[ Page presented as was, except links updated 2020 ]
As of November & December 2011:
As of October 2011:
Clive James has been rather unwell for most of the summer so uploads on the site have taken a back seat to general maintenance and tidying. Now that he is happily back holding the reins we have started to upload extracts from the out of print collection of essays: 'Even As We Speak'. A link to CJ's articles in The Telegraph is now also available in the 'Essays' section.
As of July 2011
The observant will spot a new 'Web' main header on the site, Clive plans to expand on this in earnest in the coming few months. There are articles on Rupert Murdoch from Deborah Orr and Timothy Garton Ash in 'Prose Finds'. Series 1 to 4 from 'Talking in the Library' is again available online after a brief technical hiccup. Extracts from the book 'Meaning of Recognition' continue to be uploaded, new additions include: A Nightclub in Bali and General Election 2001. There are new profiles of Clive in the 'Author' section by David Free, Driftless Area and The Observer.
As of May 2011:
A busy month on site as the "Essays" and "Books" sections have had a restructure in order to get them into bikini-body shape for summer. There have been many more extracts completed for The Meaning of Recognition including those on: Frank Kermode, Shakespeare, Peter Porter, The West Wing, Fast Talking Dames and Save Us from Celebrity. There are two new poems from Clive: Spray of Jasmine and A Bracelet for Geoffrey Hill. We have also uploaded a new article Hollywood Love Story.
As of April 2011:
Clive would like to thank all the readers of this site who have contacted him to send messages of good will and share their stories of hope after his recent health troubles. The press stories about him he finds unduly dramatic: he is an outpatient with nothing to "battle" against except heaps of pills every morning. Meanwhile work continues apace. In the "Essays" section we have uploaded the Drumming of an Army originally published in Standpoint in March. More new extracts from The Meaning of Recognition have been added to the site, including those on: Aldous Huxley and Bing Crosby as well as the Title Essay. In the "Poetry" section there are two new poems by Clive: Against Gregariousness and Pennies for the Shark.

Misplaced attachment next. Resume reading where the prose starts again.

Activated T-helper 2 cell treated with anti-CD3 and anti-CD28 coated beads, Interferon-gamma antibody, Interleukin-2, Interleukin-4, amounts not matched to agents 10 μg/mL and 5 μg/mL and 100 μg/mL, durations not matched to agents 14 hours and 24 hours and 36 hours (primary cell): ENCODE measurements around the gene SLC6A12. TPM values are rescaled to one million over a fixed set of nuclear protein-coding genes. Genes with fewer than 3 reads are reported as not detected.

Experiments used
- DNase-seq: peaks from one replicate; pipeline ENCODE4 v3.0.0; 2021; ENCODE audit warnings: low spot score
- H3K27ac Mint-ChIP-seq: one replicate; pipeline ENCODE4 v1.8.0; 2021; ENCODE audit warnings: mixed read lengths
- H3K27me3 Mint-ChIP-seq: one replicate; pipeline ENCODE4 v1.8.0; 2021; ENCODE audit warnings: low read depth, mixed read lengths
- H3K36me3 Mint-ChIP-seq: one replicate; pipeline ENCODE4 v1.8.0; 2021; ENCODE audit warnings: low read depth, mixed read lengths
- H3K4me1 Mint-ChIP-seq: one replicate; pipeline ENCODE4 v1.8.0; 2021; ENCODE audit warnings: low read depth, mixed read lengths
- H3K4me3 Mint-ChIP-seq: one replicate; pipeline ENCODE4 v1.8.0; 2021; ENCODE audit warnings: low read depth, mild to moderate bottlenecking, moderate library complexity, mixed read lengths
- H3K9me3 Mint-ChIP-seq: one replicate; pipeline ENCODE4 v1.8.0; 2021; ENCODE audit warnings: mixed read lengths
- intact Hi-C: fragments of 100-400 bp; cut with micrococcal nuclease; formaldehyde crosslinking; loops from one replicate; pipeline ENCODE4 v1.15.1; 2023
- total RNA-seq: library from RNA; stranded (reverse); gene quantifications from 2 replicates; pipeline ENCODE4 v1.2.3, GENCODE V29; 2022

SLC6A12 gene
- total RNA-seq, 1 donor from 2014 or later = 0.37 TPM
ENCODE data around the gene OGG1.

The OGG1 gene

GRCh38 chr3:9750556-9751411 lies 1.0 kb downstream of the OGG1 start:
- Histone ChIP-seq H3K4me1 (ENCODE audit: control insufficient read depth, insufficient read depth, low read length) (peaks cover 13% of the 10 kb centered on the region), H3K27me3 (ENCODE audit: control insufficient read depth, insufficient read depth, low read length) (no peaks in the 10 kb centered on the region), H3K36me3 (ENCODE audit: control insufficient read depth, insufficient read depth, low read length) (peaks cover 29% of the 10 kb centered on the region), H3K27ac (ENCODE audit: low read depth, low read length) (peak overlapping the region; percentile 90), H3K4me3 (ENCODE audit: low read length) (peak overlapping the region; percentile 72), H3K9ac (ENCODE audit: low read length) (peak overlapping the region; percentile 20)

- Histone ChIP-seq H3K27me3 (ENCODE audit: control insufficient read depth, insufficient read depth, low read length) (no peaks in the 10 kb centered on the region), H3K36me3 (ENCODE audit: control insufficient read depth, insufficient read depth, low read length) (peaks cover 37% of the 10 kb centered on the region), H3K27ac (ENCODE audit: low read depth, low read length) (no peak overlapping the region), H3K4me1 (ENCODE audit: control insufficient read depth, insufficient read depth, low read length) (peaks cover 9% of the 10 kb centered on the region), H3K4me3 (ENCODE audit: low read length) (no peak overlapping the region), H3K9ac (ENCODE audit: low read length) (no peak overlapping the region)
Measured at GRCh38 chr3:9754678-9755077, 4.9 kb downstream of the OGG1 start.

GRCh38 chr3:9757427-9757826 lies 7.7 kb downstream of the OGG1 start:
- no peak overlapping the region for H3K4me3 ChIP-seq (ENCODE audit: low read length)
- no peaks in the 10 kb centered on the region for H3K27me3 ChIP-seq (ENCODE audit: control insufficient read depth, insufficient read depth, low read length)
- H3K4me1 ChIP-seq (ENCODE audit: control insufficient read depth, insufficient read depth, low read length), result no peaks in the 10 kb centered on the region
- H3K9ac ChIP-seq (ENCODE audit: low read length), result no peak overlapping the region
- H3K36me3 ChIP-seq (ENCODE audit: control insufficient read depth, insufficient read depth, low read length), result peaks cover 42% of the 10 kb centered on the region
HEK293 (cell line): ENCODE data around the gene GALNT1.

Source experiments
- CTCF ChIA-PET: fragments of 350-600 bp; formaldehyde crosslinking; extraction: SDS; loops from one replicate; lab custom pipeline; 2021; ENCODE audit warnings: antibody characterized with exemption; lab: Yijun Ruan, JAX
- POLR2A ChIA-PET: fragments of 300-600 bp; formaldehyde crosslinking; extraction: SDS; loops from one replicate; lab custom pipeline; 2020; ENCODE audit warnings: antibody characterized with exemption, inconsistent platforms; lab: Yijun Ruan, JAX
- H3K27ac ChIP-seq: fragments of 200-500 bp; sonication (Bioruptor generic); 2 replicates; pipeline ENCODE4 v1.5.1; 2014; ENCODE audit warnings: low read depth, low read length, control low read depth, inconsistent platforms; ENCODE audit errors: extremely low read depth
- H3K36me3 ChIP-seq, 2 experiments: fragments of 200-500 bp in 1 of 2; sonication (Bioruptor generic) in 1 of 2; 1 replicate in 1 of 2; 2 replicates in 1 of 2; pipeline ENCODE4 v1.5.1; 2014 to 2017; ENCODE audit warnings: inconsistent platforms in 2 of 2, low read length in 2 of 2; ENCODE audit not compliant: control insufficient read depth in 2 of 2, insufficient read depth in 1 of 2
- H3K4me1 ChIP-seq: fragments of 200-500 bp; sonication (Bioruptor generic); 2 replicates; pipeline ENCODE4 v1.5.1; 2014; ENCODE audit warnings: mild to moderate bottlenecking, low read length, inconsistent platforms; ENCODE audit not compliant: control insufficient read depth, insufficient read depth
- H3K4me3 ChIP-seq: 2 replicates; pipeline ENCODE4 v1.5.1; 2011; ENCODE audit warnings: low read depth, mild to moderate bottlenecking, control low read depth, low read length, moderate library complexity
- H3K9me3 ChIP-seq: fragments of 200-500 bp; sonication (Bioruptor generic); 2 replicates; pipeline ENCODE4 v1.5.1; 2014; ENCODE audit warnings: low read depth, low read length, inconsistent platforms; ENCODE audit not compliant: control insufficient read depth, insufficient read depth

As of March 2011:
The "Current Books" section of the site is in the process of being given a structural overhaul and beneath it, several new extracts from The Meaning of Recognition have been added to the site, including those on: Pushkin, Primo Levi, Polanski and Larkin. In the "Essays" section there is a new article on Michael Longley's New Book. Clive's artist daughter, Claerwen, has provided some videos of her creating and signing monoprints in the "Gallery" section.
As of February 2011:
We have a whole new Poetry sub-section on the site entitled Back from the Web where Clive’s migrant poems are re-homed back to the site complete with the embellishments gained on their journeys such as sonorous readers and illustrations. Chapters Six, Seven and Eight are now available for the out of print Fame in the 20th Century. There are additional reviews for some of our Guest Poets including John Stammers and Les Murray and German translations available for the following poems by Clive: Nefertiti in the Flak Tower, Paddington Departures and Continental Silentia. There is also another Current Interest article on Extremism in the "Essays" section.
As of December 2010 and January 2011:
Quite a busy couple of months on site, despite the interruption of the holidays. Many tweaks and changes will remain unnoticeable to all but the eagle-eyed as we strive to keep up the standards that Clive demands. Poems have been added: Fashion Statement and Sunday Morning Walk. There is a new Current Interest article: LRB Liberalism Letter and a whole new Prose Find in Zadie Smith writing on The Social Network. In our “Books Out of Print” section, the list of essays has now been augmented with the complete text of “A Blizzard of Tiny Kisses”, the classic, much-anthologised review of the Judith Kranz novel Princess Daisy. There are links to Clive's quotes in the "Author" section and more profiles of the man and reviews of his work included under relevant titles in the "Books" section.